Short-term outcomes of thoracoscopic versus open lobectomy for congenital lung malformations

Document Type



Paediatric Surgery


Purpose: Thoracoscopic and open approaches for the management of congenital lung malformations (CLM) has been debated. The aim of this study is to compare 30-day outcomes for non-emergent lobectomies in children.
Methods: The National Surgical Quality Improvement Program-Pediatric database was queried for patients undergoing CLM resection from 2013 to 2020. Outcomes were compared by operative technique in an intention-to-treat model and then propensity matched.
Results: 2157 patients met inclusion criteria and underwent non-emergent pulmonary lobectomy for CLM. The intended operative approach was thoracoscopic in 57.7% of patients. Patients in the open group compared to the thoracoscopic were more likely to be born premature, have chronic lung disease, require preoperative oxygen support, and be ventilator dependent. After propensity matching, there was no statistically significant difference in 30-day mortality, unplanned readmission, and other complications between the thoracoscopic and open groups. Thoracoscopic approach was associated with a shorter length of stay. The proportion of cases approached via thoracoscopy increased over time from 48.8% in 2013 to 69.9% in 2020.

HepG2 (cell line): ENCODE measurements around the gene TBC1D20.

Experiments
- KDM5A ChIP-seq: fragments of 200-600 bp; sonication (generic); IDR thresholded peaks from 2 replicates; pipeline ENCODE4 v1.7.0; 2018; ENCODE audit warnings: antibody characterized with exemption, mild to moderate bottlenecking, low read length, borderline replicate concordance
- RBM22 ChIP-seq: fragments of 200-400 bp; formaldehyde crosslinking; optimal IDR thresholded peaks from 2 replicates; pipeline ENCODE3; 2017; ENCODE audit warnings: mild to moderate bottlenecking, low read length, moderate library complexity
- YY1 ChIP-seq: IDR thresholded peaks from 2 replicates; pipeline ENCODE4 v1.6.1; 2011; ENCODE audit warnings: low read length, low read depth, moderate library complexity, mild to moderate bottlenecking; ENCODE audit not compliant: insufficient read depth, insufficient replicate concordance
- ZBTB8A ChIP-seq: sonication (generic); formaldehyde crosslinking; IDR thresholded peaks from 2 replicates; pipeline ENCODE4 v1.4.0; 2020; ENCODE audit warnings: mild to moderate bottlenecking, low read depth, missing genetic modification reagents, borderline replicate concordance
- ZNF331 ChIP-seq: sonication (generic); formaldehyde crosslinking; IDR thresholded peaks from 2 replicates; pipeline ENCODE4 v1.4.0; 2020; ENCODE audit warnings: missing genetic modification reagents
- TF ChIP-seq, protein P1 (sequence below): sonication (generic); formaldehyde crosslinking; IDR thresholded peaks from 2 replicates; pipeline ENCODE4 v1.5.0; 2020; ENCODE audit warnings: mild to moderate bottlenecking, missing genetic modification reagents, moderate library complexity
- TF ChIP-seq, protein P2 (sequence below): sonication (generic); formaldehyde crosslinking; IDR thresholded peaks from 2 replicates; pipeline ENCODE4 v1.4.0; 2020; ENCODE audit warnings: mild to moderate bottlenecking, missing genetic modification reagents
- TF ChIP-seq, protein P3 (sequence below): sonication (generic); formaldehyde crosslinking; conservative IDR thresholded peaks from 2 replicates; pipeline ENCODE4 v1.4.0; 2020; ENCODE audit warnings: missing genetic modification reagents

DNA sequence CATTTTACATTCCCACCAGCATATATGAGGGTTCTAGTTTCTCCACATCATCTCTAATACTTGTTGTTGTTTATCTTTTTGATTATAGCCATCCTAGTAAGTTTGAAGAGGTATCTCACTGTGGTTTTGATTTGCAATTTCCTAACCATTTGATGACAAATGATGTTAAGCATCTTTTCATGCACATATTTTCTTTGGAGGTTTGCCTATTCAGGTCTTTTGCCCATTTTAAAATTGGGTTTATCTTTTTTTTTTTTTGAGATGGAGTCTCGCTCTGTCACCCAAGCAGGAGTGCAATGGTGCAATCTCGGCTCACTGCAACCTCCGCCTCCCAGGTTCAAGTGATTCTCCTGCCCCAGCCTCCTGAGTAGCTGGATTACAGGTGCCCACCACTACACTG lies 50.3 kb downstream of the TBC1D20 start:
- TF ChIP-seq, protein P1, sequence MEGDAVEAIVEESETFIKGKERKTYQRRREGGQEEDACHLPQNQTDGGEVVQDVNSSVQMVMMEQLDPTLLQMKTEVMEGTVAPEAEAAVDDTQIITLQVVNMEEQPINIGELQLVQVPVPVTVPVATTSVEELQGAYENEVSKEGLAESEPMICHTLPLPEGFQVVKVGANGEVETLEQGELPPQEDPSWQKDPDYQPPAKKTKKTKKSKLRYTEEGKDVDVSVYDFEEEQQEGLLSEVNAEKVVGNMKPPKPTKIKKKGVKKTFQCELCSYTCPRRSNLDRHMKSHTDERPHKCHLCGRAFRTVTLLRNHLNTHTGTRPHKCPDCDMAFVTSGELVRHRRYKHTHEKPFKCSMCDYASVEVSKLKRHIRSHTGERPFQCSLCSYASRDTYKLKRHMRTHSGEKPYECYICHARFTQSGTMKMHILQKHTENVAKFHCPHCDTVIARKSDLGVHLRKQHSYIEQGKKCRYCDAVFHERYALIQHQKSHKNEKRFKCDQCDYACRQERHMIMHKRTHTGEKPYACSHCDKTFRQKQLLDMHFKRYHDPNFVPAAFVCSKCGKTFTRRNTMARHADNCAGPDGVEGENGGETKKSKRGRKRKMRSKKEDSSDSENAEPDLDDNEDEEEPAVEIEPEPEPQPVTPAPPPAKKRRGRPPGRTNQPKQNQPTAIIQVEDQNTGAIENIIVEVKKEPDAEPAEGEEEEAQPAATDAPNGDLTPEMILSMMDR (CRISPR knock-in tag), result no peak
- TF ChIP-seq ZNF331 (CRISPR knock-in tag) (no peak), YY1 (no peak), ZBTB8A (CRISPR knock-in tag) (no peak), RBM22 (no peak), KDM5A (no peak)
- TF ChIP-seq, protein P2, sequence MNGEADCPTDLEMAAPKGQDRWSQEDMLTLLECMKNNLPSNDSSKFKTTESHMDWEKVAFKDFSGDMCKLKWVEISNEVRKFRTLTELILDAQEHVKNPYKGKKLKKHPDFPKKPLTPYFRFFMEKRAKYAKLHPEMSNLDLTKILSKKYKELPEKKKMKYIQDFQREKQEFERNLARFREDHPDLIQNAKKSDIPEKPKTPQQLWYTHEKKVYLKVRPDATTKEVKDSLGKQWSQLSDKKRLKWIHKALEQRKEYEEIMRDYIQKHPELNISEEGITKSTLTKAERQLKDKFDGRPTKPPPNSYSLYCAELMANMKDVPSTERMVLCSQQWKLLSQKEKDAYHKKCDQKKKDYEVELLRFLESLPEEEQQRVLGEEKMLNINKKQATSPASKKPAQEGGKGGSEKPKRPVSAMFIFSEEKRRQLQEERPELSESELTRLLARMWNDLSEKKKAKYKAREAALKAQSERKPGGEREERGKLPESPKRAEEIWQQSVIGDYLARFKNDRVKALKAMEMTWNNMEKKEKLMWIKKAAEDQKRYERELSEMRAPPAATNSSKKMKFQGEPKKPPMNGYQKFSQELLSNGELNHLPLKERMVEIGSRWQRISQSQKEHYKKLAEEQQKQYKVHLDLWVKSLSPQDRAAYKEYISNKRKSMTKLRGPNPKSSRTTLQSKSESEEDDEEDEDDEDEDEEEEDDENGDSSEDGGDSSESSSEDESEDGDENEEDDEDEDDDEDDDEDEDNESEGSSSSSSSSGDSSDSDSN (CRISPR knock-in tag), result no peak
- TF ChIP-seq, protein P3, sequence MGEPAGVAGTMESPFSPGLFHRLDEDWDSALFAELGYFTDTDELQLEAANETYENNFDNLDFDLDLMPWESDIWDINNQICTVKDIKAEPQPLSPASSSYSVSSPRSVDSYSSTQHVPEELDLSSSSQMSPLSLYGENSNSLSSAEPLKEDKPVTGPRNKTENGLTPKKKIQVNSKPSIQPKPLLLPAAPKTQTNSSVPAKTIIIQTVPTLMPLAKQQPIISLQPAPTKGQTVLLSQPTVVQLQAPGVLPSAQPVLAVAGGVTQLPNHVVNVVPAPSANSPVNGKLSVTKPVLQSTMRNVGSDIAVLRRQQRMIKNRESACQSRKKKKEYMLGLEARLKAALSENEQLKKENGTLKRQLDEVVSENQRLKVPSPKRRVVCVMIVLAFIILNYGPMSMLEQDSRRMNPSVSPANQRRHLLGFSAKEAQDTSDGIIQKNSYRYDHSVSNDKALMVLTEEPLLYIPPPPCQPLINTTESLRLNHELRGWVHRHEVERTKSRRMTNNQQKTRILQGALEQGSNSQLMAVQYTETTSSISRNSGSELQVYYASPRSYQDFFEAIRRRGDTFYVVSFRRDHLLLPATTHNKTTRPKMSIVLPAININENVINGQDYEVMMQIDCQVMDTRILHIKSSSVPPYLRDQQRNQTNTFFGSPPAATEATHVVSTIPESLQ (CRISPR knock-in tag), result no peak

Conclusions: This large multicenter retrospective matched analysis demonstrates thoracoscopic lobectomy in children has similar favorable 30-day outcomes and shorter length of stay for the non-emergent management of CLM, compared to open thoracotomy.
Level of evidence: Level III.


Pagination is not provided by the author/publisher. This work was published before the author joined Aga Khan University.

Publication (Name of Journal)

Pediatric Surgery International